# What am I doing wrong in this array comprehension?

In the midst of writing some ring arithmetic code, I found my Julia session producing very strange results for an element-wise modulo operation.

``````v = collect(1:20)
[(i, n) for i=1:20, n=(v .^2 .% 17) if i == n] # produces 19 tuples of (n, n)

"""
test_that_above_is_incorrect()

Show that the tuple isn't incrementing the index, or is throwing out the
value assigned to `i`. Whatever it is doing, applying the same logic in
a loop shows the only found element is unity.
"""
function test_that_above_is_incorrect()
out = []
for (counter, n) in enumerate(1:20)
if (n ^2) % 17 == counter
push!(out, n)
end
end
out # outputs a vector of a single element
end
``````

I know the logical equivalent with `enumerate` work correctly i.e.

``````[(i,n) for (i,n) in enumerate(v) if i == ((n ^ 2) % 17)]
``````

is just fine.

So where did I go astray in the initial comprehension?

The comprehension generates the outer product of the two iterators.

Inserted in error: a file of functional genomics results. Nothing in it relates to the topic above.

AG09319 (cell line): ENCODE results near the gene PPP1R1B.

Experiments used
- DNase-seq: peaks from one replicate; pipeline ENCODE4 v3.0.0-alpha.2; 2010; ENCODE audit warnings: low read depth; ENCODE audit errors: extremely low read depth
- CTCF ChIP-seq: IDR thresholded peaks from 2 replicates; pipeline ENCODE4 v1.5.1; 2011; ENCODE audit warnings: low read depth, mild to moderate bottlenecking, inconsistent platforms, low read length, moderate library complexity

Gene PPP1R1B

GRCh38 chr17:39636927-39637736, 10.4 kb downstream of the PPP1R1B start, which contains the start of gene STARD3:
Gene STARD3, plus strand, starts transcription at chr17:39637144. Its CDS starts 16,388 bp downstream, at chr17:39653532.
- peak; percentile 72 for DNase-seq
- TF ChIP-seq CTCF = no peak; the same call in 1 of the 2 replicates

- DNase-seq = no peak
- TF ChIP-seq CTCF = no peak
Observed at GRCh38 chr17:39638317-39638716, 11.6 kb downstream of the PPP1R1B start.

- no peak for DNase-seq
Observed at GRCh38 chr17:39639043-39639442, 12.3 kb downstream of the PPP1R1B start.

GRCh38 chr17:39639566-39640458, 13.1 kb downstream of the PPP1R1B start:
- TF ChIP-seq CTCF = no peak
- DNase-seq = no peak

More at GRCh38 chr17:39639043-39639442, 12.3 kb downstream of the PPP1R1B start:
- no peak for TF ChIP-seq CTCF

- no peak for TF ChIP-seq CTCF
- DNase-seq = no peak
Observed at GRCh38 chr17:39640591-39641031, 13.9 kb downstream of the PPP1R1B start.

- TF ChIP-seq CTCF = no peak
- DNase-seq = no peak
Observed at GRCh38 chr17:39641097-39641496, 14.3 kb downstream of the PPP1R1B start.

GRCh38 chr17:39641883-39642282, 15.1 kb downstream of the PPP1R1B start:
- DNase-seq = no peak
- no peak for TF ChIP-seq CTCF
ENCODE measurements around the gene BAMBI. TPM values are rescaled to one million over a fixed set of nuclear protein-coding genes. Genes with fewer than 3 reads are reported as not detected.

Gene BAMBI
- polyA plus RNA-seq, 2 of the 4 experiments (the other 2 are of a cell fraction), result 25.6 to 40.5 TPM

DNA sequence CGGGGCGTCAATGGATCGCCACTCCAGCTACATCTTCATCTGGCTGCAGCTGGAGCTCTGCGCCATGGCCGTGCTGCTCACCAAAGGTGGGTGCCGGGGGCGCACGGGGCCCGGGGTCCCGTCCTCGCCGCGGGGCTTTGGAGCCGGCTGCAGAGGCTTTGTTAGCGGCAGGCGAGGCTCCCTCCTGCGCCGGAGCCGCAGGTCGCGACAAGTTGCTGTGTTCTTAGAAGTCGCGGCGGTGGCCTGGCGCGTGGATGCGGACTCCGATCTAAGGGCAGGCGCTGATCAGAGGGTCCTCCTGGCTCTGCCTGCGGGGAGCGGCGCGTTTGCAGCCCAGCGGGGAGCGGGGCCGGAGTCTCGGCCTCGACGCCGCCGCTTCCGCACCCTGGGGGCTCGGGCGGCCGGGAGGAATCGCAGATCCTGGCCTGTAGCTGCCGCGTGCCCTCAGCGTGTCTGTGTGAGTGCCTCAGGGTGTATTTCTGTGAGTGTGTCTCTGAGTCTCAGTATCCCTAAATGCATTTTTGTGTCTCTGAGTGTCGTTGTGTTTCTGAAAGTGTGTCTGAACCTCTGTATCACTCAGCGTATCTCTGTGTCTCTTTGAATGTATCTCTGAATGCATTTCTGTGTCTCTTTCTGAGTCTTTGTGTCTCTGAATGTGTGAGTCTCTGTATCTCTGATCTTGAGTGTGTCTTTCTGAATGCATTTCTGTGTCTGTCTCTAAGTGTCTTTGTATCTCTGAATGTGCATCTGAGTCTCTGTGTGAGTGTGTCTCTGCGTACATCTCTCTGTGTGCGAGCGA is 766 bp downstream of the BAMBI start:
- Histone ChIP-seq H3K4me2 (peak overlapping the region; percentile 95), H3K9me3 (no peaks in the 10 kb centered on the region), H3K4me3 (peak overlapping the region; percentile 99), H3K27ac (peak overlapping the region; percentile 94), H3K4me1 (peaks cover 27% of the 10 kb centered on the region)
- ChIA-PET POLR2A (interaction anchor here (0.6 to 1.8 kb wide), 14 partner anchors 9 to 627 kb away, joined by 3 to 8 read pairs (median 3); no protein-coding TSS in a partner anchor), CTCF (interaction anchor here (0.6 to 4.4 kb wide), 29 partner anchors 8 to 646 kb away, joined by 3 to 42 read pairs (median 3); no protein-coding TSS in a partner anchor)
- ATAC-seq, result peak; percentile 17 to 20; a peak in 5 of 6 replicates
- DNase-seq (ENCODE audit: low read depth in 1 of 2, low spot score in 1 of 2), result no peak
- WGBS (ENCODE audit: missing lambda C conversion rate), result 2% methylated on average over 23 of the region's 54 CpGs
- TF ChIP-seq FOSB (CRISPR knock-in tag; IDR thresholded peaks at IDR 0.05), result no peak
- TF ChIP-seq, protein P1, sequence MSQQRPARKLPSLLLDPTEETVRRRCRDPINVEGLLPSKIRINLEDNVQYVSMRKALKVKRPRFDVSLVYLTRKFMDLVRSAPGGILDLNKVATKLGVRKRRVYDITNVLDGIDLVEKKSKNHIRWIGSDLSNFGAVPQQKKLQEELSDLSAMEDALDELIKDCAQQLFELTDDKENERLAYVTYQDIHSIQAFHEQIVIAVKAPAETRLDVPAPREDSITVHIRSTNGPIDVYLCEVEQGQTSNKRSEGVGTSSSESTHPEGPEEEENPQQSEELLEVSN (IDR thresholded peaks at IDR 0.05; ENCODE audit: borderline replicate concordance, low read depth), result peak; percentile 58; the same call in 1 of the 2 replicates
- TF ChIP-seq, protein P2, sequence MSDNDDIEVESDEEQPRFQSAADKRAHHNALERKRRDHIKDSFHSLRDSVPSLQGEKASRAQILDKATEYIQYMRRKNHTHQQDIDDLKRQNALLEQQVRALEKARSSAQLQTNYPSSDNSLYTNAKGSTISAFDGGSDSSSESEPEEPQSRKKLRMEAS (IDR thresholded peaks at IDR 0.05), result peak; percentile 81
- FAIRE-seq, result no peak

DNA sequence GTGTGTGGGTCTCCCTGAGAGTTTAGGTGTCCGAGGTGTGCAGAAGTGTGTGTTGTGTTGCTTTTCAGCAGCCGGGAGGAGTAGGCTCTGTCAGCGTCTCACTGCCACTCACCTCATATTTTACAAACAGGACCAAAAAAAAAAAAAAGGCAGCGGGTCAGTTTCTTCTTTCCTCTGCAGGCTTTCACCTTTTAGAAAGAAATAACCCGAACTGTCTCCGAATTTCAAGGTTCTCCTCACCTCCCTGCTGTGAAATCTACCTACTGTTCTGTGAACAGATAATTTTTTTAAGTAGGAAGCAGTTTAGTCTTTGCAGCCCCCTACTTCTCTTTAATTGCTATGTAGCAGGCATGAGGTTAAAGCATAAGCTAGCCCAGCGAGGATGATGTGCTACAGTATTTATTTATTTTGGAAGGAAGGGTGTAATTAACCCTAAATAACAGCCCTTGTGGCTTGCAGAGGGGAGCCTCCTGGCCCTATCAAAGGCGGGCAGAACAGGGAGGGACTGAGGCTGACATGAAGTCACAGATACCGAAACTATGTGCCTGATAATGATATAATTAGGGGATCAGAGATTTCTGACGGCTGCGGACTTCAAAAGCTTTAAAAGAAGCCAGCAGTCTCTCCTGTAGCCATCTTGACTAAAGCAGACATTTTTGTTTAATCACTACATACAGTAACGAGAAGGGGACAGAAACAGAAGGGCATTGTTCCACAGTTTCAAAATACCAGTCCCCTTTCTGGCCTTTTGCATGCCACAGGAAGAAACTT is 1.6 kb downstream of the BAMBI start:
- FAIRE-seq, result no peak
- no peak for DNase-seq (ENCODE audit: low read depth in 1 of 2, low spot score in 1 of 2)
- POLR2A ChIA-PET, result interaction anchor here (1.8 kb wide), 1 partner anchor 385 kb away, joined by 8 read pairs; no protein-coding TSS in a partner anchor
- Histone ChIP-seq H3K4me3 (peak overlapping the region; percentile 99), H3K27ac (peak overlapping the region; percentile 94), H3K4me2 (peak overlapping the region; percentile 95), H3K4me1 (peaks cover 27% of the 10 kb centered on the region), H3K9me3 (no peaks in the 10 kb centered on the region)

``````julia> [(i,j) for i=1:3, j=1:3]
3×3 Matrix{Tuple{Int64, Int64}}:
(1, 1)  (1, 2)  (1, 3)
(2, 1)  (2, 2)  (2, 3)
(3, 1)  (3, 2)  (3, 3)
``````

For equivalence with enumerate you should zip (or use `pairs`):
`[(i, n) for (i,n) in zip(1:20,v) if i==(n^2)%17]`
what you have is a double loop instead.

That’s interesting. In additional testing, it seems the `if` just selects a column of that outer product. Thanks for clarifying

I was under the impression the double loop was a bit more explicit, a la

``````[(i, n) for i in 1:20 for n in (v .^ 2 % 17) if i==n]
``````

You get a product iterator either way, but using commas will get you a matrix (or higher dim tensor with more components).